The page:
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TUCoPS :: Web :: Apache :: bt336.txt

Mod_gzip Debug Mode Vulnerabilities





Multiple Vulnerabilities in mod_gzip Debugging Routines

I. Synopsis

Affected Systems: mod_gzip 1.3.26.1a and prior
Risk:
    * Development: High
    * Production: Minimal
Developer URL: http://www.sourceforge.net/projects/mod-gzip
Status: Vendor is not supporting project at this time.

II. Product Description

"mod_gzip is an Internet Content Acceleration module for the popular Apache
Web Server. It compresses the contents delivered to the client. There is no
need to install any additional software on the client!"

(Quote from developer page)

III. Vulnerability Description

The mod_gzip_printf() procedure has three vulnerabilities that are
exploitable only when the module is compiled in its debug mode.  The
vulnerabilities are listed in order of severity:

* Stack overflow vulnerability

The log line is superfluously formatted into a 2048 byte buffer before being
passed off to Apache and/or file.  By requesting a long file name that the
GZIP module handles, such as:

GET [overflow] HTTP/1.1
Host: www.apachesite.com
Accept-Encoding: gzip, deflate

The httpd child handling your request will segfault.  Consistent crashing
can be seen with a buffer of about 2500 characters.  If the saved return
address is overwritten, code execution becomes trivial.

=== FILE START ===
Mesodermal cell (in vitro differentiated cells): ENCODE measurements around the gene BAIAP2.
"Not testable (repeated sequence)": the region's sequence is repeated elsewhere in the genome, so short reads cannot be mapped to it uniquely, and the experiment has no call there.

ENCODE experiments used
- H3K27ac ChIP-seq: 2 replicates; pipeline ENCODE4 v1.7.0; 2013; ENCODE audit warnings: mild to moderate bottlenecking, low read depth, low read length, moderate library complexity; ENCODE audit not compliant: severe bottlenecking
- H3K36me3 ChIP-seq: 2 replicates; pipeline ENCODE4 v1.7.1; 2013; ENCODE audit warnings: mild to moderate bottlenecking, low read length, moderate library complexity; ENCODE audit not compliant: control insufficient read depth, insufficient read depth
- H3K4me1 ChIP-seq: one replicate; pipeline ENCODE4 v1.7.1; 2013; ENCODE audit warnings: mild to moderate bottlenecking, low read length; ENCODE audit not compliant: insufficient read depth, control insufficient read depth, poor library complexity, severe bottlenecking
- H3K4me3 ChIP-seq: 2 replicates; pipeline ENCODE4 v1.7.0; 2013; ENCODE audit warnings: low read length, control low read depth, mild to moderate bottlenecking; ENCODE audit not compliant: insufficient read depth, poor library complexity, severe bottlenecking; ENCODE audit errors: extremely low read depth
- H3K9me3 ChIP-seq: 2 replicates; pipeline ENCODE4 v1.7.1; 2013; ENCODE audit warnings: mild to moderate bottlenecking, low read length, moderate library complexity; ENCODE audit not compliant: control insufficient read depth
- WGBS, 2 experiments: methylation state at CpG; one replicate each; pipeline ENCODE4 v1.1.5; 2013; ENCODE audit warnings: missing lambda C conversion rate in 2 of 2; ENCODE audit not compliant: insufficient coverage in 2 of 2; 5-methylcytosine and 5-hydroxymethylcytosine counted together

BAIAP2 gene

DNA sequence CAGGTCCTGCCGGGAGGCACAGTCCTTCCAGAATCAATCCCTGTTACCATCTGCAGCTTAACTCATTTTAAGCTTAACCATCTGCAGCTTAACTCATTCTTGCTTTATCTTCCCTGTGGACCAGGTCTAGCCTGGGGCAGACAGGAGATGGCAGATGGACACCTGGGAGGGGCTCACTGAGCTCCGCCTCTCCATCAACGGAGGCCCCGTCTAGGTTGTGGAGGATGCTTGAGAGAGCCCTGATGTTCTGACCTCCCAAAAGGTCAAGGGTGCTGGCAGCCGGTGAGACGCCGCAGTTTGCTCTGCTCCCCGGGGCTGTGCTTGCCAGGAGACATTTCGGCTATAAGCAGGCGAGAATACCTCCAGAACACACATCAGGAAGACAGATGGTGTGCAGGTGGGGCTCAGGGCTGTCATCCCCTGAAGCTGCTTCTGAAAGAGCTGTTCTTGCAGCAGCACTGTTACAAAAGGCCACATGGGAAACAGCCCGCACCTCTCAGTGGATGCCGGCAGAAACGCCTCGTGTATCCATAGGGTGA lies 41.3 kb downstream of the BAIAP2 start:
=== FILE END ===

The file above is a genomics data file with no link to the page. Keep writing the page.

* Format string vulnerability

Exploitable only when using the Apache log, this vulnerability allows for a
remote user to submit a specially-crafted HTTP request that causes the child
to segfault:

GET /cgi-bin/printenv.pl?x=%25n%25n%25n%25n%25n HTTP/1.1
Host: www.apachesite.com
Accept-Encoding: gzip, deflate

OR

GET /cgi-bin/printenv.pl?x=%n%n%n%n%n HTTP/1.1
Host: www.apachesite.com
Accept-Encoding: gzip, deflate

* Race condition (/tmp)

mod_gzip insecurely logs debugging information when the Apache log is not
used.  It generates a predictably-named log file and fails to check it for
unique naming.  The log file naming is as follows:

t<PID>.log

An attacker who knew or guessed the PID of the httpd child servicing the
request could overwrite arbitrary files as the superuser.  At some instances
during mod_gzip's initialization, it logs debug events as root.  A
well-placed series of symbolic links could cause arbitrary files to be
overwritten.  For example, linking /tmp/t760.log to /bin/ls would overwrite
/bin/ls if mod_gzip logged an event from a process with ID 760.

A similar possibility exists on NTFS file systems on Win32 via NTFS hard
links, but the default "Strengthen default permissions of internal system
objects" policy prevents this.

IV. Impact

The impact of these issues on production sites should be minimal.  Users
running internet-accessible sites should immediately switch from the debug
build to the release build of the module.

V. Vendor Response

After communicating with Christian Kruse and Michael Schroepl, I was told
that the developers weren't currently working on the project, and that the
issues I had raised would be addressed with the next version.  As these
issues have only a minor impact on most production sites, I decided to
release this advisory to inform those still running the debug build to make
the change to release for the security and stability of their sites.


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